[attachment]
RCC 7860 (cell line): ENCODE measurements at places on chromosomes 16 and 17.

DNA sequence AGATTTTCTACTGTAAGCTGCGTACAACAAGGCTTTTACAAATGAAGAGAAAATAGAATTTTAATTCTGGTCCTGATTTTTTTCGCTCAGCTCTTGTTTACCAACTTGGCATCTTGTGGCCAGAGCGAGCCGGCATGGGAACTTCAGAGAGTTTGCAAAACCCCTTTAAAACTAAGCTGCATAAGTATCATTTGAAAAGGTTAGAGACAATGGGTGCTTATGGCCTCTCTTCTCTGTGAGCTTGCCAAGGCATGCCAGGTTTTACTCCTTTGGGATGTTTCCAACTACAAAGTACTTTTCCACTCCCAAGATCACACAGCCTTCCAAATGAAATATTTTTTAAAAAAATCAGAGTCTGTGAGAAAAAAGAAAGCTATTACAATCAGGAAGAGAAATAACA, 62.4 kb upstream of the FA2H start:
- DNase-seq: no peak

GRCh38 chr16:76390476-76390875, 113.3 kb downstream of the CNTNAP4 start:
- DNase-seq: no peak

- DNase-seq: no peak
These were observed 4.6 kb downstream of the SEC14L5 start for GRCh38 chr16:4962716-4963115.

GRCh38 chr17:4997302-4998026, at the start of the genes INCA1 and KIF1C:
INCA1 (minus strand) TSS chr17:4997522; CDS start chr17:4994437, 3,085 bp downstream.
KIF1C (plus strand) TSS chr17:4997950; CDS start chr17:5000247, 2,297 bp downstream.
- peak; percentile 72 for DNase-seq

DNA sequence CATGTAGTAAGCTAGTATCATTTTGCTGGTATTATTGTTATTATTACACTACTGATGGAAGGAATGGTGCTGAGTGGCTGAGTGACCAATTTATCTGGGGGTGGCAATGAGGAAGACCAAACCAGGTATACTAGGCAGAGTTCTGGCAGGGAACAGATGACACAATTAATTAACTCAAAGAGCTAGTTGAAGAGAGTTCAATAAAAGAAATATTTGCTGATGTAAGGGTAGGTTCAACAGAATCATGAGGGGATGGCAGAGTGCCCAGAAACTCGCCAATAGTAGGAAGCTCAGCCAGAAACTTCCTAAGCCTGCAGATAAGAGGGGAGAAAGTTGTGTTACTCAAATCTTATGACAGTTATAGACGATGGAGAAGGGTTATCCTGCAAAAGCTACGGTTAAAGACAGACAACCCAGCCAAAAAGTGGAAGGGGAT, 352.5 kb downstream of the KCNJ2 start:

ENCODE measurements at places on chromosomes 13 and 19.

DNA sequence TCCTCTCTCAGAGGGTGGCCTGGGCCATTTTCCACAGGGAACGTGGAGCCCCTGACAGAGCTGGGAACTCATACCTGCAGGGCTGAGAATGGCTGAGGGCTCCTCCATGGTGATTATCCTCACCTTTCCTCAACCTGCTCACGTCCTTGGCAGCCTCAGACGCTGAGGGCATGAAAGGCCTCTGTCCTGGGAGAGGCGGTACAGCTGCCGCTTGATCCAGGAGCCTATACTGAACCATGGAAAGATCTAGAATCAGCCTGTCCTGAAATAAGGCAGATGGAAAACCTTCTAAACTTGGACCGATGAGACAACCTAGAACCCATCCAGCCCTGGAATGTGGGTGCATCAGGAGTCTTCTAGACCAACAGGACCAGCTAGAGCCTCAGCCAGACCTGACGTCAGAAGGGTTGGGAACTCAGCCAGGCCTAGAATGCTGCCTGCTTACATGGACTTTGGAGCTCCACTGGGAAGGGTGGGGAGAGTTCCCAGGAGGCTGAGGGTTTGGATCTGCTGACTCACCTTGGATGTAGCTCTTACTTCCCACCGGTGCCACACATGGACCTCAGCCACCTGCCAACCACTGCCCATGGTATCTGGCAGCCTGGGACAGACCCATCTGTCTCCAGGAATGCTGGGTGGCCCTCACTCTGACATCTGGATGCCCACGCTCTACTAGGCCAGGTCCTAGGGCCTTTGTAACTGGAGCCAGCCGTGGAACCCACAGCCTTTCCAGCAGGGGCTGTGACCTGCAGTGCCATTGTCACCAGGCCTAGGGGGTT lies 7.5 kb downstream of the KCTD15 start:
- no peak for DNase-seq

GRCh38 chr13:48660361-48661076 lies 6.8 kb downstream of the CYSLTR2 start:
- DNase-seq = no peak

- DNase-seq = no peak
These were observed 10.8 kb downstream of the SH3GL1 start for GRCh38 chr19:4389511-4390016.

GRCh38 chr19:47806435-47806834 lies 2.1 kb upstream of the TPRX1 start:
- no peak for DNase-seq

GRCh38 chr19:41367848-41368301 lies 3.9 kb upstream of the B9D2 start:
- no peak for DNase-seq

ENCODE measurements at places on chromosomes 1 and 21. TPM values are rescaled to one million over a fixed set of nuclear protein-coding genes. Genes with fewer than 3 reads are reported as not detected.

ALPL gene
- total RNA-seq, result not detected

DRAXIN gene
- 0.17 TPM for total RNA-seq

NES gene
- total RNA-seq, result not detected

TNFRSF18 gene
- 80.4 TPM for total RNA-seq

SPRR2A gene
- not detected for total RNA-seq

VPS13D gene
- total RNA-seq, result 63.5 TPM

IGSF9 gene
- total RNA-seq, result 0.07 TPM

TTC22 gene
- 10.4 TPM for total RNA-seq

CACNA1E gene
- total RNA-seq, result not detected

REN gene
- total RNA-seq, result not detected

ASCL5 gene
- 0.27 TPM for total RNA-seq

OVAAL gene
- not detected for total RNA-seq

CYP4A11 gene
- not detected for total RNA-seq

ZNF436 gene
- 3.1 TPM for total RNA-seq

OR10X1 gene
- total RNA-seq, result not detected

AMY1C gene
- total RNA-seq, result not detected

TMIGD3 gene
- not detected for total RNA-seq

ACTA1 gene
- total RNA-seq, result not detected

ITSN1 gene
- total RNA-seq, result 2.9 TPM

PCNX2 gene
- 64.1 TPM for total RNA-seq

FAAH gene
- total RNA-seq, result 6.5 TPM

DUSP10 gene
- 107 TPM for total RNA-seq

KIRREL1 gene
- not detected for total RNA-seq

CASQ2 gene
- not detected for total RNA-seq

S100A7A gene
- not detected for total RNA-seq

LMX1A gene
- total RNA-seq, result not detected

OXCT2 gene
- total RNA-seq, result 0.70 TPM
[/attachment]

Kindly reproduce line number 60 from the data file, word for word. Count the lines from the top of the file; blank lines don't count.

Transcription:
- total RNA-seq, result not detected